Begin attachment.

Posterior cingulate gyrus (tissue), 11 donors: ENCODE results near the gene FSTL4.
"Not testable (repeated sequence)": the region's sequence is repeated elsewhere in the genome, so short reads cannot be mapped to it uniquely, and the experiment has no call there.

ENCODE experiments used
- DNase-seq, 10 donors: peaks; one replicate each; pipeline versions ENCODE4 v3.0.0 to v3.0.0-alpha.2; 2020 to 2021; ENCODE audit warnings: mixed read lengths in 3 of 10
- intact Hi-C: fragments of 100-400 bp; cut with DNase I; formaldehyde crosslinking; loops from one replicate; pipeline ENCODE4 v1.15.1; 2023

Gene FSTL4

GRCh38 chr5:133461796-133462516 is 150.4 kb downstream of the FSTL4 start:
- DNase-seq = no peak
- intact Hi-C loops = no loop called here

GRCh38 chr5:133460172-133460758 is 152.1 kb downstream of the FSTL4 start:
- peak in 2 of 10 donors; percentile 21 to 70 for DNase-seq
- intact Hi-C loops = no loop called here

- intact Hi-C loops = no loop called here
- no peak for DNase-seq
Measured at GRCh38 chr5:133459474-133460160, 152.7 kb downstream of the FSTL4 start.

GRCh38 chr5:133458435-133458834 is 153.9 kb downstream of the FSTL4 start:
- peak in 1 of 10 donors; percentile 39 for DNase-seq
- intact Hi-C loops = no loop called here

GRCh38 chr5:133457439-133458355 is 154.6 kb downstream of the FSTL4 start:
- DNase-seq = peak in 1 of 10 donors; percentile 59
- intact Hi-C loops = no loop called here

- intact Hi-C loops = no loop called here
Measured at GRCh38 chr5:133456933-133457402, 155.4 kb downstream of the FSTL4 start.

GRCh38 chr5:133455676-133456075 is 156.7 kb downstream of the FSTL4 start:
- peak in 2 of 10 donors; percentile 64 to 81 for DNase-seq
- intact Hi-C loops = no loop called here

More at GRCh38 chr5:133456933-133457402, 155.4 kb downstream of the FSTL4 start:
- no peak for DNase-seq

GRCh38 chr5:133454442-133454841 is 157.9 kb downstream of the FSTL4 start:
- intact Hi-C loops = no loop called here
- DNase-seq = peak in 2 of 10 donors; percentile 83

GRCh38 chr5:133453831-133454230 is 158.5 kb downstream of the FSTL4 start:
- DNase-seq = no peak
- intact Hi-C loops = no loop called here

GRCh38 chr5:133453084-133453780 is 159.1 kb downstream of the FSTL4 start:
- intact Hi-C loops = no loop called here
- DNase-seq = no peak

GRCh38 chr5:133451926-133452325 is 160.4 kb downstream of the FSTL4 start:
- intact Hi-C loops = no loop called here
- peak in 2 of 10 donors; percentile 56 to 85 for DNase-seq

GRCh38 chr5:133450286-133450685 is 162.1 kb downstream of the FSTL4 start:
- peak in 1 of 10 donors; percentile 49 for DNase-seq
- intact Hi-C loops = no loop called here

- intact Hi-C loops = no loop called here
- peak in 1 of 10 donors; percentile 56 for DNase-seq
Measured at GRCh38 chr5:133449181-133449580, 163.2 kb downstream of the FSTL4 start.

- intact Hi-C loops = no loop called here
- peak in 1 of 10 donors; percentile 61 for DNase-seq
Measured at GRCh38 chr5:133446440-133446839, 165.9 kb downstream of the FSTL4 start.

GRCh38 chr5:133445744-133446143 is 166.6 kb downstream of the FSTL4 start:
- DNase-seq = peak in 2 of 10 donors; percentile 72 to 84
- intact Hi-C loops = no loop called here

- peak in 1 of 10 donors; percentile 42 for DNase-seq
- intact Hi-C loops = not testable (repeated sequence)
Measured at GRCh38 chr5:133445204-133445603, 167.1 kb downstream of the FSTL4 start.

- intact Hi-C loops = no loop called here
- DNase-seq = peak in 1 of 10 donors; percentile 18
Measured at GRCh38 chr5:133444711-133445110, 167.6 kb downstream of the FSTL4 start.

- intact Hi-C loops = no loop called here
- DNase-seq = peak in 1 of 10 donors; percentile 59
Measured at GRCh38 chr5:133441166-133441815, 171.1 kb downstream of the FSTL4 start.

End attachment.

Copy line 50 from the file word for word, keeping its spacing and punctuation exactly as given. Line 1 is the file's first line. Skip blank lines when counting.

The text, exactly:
GRCh38 chr5:133445744-133446143 is 166.6 kb downstream of the FSTL4 start: